Birth Parents & Families

  • Currently 4.5/5 Stars.
You may use the stars on the left to rate and leave feedback for the current article. No registration is required. Waiting for 5 votes 4.5 of 5 stars (2 votes) — Thanks for your vote

Please fill out the following optional information before submitting your rating:



Information and resources for and about birth families, offering support, guidance, and insight. Explore your own feelings and read the words of others who are growing, healing, and searching.

Related Blog

Birth-First Parent
Re-Focus
Autumn Leaves
Change
5 years later
Being Me

Information & Resources

Birth Family Support & Organizations

Support resources and organizations for parents whose children were placed for adoption and their family members.

Birthfathers

Information and resources for and about birthfathers, men whose children were placed for adoption.

Birthmothers

Information and resources for and about birthmothers, women whose children have been placed for adoption.

Email Lists: Birth Parents & Families

Lists for birth/first mothers, fathers, and their spouses, partners, and parents.

Famous & Well-Known Birthparents (with biographies)

Famous people who are birth parents.

Grief, Loss, Shame & Guilt

Acknowledging grief over the loss of a child through adoption, and dealing with feelings of shame and guilt are important steps for parents who placed voluntarily and for those who did not. Find information and resources from parents and professionals.

Personal Pages: Birth Families

Personal Web pages created by birth parents and other birth family members around the world.

Search Issues

Some search, others do not. And adoptive parents are often concerned about search and the impact on the family. Resources for all groups.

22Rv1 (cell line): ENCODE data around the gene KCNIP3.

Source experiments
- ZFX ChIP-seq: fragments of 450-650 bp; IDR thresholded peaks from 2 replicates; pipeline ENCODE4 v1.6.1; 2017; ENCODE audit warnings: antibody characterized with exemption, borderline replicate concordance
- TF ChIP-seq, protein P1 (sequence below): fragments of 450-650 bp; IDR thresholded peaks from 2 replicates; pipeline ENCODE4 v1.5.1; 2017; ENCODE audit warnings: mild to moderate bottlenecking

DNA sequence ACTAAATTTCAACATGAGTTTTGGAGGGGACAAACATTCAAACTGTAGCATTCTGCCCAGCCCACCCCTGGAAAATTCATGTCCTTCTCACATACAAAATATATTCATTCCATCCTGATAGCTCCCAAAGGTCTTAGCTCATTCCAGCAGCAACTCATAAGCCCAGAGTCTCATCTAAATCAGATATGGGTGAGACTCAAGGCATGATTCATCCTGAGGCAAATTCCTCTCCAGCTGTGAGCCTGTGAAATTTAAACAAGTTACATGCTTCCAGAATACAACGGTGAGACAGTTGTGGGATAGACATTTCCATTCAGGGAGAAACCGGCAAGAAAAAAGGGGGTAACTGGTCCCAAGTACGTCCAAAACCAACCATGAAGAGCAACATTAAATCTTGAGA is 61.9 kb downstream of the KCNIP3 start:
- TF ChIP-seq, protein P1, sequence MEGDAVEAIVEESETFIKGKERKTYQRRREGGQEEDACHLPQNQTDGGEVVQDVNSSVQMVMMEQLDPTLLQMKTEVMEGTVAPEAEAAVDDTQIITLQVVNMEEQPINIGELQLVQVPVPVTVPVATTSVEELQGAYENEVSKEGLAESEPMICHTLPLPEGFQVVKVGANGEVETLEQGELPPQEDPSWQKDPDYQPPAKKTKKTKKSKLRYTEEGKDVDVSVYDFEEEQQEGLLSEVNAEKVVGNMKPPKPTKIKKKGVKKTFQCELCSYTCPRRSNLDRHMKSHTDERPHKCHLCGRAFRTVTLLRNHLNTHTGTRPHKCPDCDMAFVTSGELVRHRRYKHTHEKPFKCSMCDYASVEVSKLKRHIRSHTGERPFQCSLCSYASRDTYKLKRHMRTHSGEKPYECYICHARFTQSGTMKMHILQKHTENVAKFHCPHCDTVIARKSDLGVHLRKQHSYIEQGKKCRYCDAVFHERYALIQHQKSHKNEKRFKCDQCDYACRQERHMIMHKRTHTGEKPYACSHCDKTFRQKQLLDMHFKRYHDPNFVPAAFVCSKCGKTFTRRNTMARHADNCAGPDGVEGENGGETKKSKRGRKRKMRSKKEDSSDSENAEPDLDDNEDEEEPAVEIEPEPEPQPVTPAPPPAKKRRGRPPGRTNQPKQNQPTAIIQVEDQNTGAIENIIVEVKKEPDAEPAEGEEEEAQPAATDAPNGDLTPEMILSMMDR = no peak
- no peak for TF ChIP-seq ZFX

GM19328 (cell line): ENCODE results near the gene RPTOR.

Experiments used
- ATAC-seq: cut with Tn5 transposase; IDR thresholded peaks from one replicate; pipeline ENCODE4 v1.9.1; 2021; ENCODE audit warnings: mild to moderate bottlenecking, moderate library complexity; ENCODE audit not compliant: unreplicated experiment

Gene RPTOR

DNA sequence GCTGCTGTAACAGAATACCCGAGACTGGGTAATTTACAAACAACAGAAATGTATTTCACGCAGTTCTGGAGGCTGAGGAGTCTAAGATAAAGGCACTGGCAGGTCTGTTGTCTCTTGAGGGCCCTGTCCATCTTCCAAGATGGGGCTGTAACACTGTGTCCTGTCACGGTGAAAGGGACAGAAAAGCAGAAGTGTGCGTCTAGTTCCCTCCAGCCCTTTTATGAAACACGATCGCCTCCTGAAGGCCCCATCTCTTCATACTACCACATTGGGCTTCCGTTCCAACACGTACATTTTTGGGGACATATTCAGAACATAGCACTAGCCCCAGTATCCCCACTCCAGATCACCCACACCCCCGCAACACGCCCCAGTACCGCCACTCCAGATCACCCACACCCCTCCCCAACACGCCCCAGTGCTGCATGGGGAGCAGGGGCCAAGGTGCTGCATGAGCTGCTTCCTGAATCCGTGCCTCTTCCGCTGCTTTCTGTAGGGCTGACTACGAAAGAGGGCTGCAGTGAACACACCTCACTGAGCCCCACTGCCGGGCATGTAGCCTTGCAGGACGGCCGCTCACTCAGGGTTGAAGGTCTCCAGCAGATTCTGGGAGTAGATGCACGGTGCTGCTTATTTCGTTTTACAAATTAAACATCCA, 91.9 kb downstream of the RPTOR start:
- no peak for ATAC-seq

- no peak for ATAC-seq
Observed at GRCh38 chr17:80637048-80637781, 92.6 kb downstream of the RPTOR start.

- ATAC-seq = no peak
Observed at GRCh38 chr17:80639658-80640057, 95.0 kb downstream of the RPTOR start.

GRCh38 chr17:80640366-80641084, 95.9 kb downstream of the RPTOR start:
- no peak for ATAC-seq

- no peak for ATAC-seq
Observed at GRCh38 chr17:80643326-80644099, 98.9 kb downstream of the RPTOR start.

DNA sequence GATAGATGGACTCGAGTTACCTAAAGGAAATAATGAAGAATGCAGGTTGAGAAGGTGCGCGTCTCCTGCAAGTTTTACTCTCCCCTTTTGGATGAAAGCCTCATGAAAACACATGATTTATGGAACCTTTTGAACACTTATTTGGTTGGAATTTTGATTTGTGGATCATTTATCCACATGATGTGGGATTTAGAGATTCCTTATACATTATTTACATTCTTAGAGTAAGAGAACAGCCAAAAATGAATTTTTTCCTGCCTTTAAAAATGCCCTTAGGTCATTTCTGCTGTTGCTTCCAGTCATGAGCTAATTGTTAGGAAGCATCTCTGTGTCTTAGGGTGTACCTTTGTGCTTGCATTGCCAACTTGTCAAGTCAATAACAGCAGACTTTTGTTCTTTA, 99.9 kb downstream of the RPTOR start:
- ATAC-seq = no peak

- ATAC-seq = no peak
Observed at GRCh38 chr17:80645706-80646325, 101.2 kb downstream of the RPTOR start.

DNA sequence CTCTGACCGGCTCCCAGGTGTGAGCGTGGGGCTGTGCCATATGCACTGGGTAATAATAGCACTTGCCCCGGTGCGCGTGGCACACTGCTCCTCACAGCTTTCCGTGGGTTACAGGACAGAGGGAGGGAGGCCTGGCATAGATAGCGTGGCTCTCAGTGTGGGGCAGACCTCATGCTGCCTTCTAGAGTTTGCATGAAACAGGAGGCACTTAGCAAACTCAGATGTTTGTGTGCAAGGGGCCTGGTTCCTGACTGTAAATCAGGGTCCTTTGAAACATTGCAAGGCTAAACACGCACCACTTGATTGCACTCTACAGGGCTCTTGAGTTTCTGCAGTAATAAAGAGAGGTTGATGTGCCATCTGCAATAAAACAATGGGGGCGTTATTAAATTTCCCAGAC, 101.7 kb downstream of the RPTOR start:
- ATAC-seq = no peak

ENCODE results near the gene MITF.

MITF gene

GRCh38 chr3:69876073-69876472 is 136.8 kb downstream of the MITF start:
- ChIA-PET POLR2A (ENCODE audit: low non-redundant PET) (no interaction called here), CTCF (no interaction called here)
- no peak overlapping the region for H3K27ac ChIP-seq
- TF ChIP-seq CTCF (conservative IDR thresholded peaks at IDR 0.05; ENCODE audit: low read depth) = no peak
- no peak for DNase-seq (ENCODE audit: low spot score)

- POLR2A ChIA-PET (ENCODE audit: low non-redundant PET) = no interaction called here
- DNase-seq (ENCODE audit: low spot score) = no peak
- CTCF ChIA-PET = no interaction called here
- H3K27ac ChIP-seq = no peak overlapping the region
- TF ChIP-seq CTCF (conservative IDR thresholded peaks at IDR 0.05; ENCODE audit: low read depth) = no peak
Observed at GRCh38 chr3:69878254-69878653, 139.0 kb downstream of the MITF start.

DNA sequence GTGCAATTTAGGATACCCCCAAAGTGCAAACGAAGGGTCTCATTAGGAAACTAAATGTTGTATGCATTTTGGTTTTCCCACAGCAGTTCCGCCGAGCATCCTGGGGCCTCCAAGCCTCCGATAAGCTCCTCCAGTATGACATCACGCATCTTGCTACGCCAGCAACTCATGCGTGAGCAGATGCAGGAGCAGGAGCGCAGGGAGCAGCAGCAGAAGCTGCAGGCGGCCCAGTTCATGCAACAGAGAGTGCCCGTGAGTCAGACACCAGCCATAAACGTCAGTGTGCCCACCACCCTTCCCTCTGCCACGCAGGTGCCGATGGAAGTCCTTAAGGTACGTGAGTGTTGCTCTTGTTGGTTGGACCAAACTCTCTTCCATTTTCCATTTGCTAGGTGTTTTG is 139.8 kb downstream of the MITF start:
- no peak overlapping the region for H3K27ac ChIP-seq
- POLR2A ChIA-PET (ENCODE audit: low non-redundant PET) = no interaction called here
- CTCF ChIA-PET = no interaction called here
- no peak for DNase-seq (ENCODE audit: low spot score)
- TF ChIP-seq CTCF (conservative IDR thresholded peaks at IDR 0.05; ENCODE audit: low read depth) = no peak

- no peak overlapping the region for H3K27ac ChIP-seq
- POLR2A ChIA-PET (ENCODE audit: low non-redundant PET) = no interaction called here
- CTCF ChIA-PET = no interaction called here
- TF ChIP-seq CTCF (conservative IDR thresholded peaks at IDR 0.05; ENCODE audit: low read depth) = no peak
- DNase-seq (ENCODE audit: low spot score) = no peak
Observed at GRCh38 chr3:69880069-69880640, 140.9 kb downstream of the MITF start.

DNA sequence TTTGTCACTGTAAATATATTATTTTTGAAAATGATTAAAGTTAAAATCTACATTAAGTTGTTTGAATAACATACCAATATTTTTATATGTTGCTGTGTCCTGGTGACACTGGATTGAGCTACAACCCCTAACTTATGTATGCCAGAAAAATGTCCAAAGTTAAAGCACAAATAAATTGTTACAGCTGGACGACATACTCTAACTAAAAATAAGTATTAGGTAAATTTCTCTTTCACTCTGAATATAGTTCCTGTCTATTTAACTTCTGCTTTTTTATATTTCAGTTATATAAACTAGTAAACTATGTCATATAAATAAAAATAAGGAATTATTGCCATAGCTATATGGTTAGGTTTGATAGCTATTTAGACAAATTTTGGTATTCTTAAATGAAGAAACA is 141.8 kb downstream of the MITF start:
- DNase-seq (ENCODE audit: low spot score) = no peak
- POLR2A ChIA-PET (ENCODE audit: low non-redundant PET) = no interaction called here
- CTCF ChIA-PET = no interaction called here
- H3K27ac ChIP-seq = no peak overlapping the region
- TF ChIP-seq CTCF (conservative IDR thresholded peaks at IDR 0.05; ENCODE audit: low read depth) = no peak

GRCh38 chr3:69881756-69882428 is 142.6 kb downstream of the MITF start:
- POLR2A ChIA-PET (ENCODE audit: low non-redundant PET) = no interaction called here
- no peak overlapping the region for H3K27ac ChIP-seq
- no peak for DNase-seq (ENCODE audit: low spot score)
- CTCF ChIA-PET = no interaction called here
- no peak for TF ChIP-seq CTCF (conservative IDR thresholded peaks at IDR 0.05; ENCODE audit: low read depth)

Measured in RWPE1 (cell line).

Traditions: Welcoming New Babies in Open Adoptions

For birthparents who have placed a child in an open adoption, having a subsequent baby that will be kept in the family can be joyous, confusing, or difficult for the placed child. Educator Brenda Romanchik offers great suggestions.

Relinquishment and Adoption Are Different
Ron Nydam's 1995 paper puts forward the belief that adoptees and birth parents must come to terms with the difference between these two acts. Dr. Nydam is the author of Adoptees Come of Age.

Visitor Comments (5)
Adding your comments contributes to the adoption community. Please keep all comments on topic and civil. Visitors are invited to comment and vote for or flag comments based on appropriateness and helpfulness. All comments must adhere to our commenting rules and are subject to moderation.
Rozi - 1 week ago
I am adopted, and it hurts me to think of my mother. She now has a son, I'm afraid that she loves me, she loves him and not me. I want to ask you mothers: what do you feel when you give the child up for adoption? I read that many mothers write "I really love my son." But what do you feel concretely for this child? My mother was happy to know that I'm okay, and that I seek her, but relatives say she was a bad woman, who did not care much about his children. Answer me please, you do not grow the children that you gave up for adoption, so I want to ask you: why do you love this child? what you feel for him? you worry for him? if hem die or has an accident do you worry as they worry her adoptive parents? the relationship that a (birth) mother has with her child is not the same relationship that you have with a child that you grow for a lifetime. My (adoptive) mother worries a lot to me, she loves me, she knows my character and how I react to events, my (birth) mother does not know anythi #1